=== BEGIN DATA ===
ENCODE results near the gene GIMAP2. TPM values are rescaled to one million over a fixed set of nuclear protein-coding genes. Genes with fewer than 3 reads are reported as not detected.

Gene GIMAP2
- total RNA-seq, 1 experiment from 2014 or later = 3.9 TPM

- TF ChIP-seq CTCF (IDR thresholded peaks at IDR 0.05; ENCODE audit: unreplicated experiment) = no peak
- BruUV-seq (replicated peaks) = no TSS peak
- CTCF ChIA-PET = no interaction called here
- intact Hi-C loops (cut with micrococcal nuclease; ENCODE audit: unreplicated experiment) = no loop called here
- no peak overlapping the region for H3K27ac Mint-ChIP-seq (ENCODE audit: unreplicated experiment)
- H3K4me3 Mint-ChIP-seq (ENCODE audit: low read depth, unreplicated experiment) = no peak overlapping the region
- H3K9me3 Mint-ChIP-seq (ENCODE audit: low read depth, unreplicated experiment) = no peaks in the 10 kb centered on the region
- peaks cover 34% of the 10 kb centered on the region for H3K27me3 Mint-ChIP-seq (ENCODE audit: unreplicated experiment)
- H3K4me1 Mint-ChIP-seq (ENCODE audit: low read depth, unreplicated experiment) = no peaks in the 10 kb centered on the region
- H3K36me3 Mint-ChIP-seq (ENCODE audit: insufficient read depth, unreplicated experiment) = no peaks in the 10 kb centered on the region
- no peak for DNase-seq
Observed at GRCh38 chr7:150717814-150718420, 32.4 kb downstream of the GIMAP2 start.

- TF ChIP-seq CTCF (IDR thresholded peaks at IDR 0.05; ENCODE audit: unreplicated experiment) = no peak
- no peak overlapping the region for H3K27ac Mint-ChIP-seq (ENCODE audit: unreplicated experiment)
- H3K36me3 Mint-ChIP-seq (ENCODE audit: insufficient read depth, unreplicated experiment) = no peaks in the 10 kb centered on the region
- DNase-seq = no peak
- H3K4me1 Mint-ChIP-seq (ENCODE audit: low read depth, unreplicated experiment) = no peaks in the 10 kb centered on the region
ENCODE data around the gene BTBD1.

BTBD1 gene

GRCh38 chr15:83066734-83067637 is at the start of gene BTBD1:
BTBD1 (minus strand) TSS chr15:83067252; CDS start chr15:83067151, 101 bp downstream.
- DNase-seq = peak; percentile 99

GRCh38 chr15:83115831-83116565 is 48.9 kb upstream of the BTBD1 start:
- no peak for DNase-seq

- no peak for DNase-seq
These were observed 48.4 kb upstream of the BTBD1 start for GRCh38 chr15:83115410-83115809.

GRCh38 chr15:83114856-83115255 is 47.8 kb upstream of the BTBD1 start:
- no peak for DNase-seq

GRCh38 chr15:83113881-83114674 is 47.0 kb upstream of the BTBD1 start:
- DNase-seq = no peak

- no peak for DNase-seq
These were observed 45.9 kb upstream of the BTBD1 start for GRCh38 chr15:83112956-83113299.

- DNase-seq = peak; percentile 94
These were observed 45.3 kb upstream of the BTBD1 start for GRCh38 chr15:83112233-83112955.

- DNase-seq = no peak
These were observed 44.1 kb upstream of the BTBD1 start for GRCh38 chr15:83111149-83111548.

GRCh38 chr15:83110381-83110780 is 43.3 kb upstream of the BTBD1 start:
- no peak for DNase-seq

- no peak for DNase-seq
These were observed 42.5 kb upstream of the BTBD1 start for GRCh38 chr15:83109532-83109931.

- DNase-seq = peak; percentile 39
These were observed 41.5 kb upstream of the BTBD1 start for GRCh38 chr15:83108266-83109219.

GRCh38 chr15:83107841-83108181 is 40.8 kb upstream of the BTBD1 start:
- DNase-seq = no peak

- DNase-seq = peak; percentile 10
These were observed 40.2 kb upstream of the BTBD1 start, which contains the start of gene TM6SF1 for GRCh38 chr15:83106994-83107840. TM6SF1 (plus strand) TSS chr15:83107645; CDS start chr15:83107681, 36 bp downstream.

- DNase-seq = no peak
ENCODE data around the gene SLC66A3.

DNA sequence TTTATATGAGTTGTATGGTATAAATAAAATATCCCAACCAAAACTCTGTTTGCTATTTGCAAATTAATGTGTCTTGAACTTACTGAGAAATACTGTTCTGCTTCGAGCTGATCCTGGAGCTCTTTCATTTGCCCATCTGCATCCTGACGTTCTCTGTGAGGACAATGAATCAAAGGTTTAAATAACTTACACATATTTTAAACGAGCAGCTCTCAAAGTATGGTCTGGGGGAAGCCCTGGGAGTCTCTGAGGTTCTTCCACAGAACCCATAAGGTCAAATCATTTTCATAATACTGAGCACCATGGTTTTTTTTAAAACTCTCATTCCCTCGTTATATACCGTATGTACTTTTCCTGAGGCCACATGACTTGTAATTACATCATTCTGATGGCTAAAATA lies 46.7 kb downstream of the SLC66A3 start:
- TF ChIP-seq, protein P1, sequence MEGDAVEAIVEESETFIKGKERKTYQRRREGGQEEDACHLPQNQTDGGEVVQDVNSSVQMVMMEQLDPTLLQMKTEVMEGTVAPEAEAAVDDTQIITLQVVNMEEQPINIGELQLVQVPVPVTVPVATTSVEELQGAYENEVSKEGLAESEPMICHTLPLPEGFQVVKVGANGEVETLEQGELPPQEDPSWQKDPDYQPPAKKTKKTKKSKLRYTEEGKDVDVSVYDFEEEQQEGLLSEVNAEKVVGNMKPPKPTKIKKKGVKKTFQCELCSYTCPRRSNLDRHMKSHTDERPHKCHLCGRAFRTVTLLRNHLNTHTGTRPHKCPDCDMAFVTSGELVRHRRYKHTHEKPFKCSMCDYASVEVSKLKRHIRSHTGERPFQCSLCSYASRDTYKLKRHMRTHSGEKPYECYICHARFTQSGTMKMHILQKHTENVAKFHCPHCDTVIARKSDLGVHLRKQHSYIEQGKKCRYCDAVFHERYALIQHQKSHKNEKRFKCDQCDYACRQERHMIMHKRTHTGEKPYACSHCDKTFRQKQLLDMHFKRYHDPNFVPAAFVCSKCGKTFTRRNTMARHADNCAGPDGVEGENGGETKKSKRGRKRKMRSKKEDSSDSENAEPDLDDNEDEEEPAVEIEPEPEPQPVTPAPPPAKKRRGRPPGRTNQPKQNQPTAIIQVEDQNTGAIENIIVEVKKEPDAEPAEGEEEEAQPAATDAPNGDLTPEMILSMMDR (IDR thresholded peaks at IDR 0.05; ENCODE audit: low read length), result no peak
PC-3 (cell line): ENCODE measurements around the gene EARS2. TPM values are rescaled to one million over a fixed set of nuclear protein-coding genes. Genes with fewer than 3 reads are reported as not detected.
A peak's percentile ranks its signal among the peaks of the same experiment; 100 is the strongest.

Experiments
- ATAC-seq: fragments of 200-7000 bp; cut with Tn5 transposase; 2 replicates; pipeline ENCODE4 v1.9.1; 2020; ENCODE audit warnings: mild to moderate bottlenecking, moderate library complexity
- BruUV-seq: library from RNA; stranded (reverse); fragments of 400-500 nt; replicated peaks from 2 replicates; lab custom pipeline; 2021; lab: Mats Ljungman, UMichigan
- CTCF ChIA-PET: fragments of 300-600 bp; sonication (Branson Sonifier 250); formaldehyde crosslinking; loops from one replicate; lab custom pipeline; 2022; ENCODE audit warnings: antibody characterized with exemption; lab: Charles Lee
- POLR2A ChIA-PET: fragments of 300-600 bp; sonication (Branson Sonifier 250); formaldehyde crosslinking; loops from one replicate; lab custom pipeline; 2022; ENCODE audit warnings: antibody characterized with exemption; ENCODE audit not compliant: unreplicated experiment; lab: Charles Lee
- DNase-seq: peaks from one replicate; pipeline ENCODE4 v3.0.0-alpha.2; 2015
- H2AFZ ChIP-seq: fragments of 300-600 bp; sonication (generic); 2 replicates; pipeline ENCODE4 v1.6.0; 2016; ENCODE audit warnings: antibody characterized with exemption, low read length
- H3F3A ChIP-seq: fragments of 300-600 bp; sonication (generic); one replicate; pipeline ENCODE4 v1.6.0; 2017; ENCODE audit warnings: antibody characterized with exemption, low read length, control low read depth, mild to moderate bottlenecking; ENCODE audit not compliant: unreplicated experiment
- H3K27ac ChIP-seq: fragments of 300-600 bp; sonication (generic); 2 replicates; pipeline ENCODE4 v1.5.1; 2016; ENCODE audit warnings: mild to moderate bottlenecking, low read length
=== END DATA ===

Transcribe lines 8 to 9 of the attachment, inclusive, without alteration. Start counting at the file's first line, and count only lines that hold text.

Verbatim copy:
- no peak overlapping the region for H3K27ac Mint-ChIP-seq (ENCODE audit: unreplicated experiment)
- H3K4me3 Mint-ChIP-seq (ENCODE audit: low read depth, unreplicated experiment) = no peak overlapping the region